A naked man running into a cactus bush is a pretty good description of what happened to the financial sector in 2008. It is also the misfortune that befell British tycoon Sir Richard Branson – the man who started out selling a student newspaper in the 1960s, went on to sign the Sex Pistols to his record label and now rules a corporate empire of more than 300 businesses – as he fled from his burning mansion on Necker Island in the Caribbean after it was struck by lightning in August 2011. Reflecting on that experience, in the opening pages of his new book Sir Richard tells us that we have an opportunity to build a new capitalism on the ruins of the old, just as he is rebuilding his mansion. ‘Never has there been a more exciting time for all of us,’ he exhorts, ‘to explore this next great frontier where the boundaries between work and higher purpose are merging into one, where doing good really is good for business.’
Screw Business As Usual is Sir Richard’s attempt to show what life beyond that next great frontier looks like. ‘It’s about revolution,’ he explains, not business as usual. This is not old-style corporate social responsibility or CSR, which he pretty accurately identifies with ‘a small team buried in a basement office’ in most companies. Nor is it a matter of corporate philanthropy. Money is the ‘least important bit’ of the Virgin Group’s do-gooding, he argues. Instead, his companies focus on ‘becoming a true partner for frontline organisations and leveraging absolutely everything we possessed in order to drive change’.
Screw Business As Usual is characterized by the boundless enthusiasm of its author, not just for what Virgin is doing but also for the individuals and organizations that he gets to hang out with. Many of these are familiar: he sings the praises of microfinance pioneer Muhammad Yunus and Jeff Skoll’s purpose-driven movie company Participant Productions, which made Al Gore’s Inconvenient Truth. But he tries to leaven the lump with tittle-tattle from the dinner tables of the rich and famous (the Oscar-winning actress Kate Winslet pops up on the first page). He also name-checks an army of non-celebs from his friends, family, colleagues and people he has met. Though some readers will find the name-dropping tiresome, this personality-based approach to telling stories does reinforce the sense of agreeableness and personal warmth that is so much part of the Branson brand.
Sir Richard talks the talk, but does Virgin walk the walk? The book is littered with examples of how his companies are living out the ‘doing well by doing good’ philosophy. Some of them underwhelm, such as the pages dedicated to telling how he is backing five scholarships for poor South Africans at his alma mater, Stowe school in Sussex. Yet from tackling climate change with his ‘Carbon War Room’ to fixing failed states through ‘The Elders’ (an independent group of some the world’s most revered elder statesmen, including Archbishop Desmond Tutu and former president of Ireland Mary Robinson), Sir Richard can claim to be a leader in corporate philanthrocapitalism. He is at his best when courting controversy, as he did when he criticized former South African president Thabo Mbeki’s ideas about tackling HIV/AIDS. His views on the failed ‘war on drugs’ smack of a genuine radicalism.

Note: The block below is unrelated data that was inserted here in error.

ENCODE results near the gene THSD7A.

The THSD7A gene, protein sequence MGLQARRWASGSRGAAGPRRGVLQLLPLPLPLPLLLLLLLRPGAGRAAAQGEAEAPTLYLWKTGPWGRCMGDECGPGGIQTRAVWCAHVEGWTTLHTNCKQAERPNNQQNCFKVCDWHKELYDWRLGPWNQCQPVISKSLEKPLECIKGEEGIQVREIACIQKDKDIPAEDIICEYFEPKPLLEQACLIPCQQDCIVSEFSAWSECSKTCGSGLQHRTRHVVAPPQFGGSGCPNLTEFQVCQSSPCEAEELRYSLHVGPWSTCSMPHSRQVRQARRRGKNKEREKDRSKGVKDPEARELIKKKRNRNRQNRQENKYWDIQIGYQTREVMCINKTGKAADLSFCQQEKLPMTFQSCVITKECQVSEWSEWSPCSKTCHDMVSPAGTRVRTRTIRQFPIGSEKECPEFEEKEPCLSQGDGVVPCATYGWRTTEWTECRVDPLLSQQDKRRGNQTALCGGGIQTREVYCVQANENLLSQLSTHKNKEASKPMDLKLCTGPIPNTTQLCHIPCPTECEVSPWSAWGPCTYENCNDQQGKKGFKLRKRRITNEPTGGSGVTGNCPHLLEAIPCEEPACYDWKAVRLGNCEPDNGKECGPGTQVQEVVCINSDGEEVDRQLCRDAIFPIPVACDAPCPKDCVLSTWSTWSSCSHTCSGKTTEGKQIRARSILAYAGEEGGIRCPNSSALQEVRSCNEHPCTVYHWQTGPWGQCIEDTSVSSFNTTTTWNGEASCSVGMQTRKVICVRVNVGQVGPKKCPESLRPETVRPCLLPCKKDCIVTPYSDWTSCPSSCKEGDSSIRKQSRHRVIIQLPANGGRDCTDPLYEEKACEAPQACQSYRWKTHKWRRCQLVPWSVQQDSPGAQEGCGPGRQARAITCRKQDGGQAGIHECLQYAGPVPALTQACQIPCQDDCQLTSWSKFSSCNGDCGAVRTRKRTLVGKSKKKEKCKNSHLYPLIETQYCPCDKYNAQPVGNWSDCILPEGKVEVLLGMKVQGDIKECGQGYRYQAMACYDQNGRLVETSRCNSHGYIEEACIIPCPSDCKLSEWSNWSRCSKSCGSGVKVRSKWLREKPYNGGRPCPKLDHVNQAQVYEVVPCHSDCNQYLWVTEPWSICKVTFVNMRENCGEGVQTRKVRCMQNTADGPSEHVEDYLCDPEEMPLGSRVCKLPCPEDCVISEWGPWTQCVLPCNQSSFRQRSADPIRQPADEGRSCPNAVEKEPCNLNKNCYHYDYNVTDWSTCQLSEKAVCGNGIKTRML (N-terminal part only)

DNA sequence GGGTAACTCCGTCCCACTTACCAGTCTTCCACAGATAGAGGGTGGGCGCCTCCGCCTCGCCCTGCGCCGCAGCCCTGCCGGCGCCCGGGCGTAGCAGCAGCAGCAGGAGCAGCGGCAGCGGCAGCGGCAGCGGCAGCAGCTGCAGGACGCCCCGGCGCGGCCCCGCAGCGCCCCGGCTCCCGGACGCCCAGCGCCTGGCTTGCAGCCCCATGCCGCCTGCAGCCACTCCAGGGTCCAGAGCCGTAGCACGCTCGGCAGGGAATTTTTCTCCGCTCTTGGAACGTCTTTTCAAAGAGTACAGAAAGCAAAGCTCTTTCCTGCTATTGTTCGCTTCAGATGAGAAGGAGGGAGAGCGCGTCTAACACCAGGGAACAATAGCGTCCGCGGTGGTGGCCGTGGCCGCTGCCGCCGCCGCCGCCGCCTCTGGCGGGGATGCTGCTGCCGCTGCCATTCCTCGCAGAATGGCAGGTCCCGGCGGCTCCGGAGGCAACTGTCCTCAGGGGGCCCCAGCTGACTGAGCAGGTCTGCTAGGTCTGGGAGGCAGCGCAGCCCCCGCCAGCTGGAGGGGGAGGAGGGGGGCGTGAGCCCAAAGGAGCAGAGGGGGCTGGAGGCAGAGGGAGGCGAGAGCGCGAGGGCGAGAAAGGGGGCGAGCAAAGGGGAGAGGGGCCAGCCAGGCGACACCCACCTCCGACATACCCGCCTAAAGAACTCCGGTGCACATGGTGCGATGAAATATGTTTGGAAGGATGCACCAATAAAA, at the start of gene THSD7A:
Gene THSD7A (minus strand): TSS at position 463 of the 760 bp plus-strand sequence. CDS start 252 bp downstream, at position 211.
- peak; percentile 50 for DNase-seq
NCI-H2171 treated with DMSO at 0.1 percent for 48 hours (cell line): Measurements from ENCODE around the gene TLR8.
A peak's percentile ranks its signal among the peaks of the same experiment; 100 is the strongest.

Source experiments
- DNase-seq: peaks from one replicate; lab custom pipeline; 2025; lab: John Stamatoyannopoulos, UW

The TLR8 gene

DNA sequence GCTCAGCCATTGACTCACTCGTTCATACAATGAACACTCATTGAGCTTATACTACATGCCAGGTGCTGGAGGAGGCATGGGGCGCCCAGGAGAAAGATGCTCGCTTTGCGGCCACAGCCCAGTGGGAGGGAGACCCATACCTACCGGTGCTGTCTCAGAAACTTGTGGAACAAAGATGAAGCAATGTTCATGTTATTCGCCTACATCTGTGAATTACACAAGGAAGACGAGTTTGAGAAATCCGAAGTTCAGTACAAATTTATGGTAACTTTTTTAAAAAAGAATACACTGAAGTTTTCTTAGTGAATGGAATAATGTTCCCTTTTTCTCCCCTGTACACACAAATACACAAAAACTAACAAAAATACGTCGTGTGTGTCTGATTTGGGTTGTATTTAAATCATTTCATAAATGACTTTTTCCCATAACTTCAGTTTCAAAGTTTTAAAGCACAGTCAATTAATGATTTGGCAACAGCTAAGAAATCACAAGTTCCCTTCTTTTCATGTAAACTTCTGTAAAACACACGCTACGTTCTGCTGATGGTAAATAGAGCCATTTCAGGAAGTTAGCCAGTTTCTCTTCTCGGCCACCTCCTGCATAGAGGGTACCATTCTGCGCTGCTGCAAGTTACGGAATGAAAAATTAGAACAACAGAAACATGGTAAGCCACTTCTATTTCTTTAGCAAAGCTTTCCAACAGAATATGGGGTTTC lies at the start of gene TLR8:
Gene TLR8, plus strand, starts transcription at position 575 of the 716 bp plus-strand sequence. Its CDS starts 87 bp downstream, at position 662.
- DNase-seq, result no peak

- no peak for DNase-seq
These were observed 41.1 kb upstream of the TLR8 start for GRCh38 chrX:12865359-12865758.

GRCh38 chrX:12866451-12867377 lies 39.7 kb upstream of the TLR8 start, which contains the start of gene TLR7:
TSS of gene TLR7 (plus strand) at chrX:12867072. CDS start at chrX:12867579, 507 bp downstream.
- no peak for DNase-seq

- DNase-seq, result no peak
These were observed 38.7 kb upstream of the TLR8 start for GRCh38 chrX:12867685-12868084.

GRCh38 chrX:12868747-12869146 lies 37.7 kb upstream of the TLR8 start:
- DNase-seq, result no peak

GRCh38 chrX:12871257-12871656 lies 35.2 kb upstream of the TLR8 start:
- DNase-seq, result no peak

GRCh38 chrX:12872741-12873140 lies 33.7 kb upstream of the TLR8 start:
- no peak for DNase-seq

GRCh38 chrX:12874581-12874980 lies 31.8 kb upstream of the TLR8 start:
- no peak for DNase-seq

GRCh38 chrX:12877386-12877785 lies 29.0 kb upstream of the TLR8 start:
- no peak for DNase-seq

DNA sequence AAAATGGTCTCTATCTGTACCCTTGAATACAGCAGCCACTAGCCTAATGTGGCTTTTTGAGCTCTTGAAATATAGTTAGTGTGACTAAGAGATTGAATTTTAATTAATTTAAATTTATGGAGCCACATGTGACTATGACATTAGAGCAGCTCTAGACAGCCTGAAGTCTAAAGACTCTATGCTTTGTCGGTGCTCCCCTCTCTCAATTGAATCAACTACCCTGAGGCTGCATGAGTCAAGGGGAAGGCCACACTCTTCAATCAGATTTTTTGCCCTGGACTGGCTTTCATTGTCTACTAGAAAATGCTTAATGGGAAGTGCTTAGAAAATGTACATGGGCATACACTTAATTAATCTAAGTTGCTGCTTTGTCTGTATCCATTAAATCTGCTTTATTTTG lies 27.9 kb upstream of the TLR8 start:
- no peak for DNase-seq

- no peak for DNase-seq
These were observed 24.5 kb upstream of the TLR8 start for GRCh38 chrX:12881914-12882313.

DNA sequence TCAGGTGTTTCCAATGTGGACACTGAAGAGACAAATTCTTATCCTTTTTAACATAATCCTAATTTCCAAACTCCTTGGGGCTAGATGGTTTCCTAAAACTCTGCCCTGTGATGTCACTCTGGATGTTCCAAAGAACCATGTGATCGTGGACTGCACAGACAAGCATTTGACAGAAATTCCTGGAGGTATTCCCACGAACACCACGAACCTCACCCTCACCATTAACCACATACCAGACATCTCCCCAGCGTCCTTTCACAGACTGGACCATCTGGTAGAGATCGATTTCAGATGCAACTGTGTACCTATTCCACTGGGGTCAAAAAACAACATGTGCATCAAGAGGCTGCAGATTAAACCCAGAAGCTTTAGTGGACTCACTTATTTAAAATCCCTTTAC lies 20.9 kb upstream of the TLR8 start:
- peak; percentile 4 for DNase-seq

Screw Business As Usual is part of a wider intellectual movement, including Michael Porter’s recent work on ‘shared value’ and Jed Emerson’s pioneering of ‘blended value’, which is trying to create a vision for a more sustainable and socially responsible capitalism. But it is not an analytical book. The Virgin corporate motto, he tells us, is ‘Screw it, Let’s do it’. So, rather than mulling over exactly why businesses that are socially and environmentally responsible will do better in the long run than those that chase short-run profits, he simply talks a bit about ‘good karma’ and then throws in another story about someone he likes.
The fact that Sir Richard has wholeheartedly embraced corporate do-gooding and made so much money means we should take him seriously. But Virgin is also very different from most businesses. It is a privately owned company with no shareholders to please, so it can play faster and looser with the bottom line than most others. Could the CEO of a publicly owned company report to shareholders that an initiative like The Elders is a good use of their money? We suspect not. But the idea that capitalism needs to take off the blinkers and think of success in a more holistic and long-term way is one that surely ought to become embedded in corporate boardrooms.
Matthew Bishop and Michael Green are co-authors of Philanthrocapitalism: How giving can save the world and The Road From Ruin: A new capitalism for a big society. Bishop is New York Bureau Chief of The Economist; Green is an independent writer and consultant on philanthropy and development. Emails MatthewBishop@economist.com and email@example.com
Screw Business As Usual
Richard Branson Penguin Portfolio $26.95/£12.99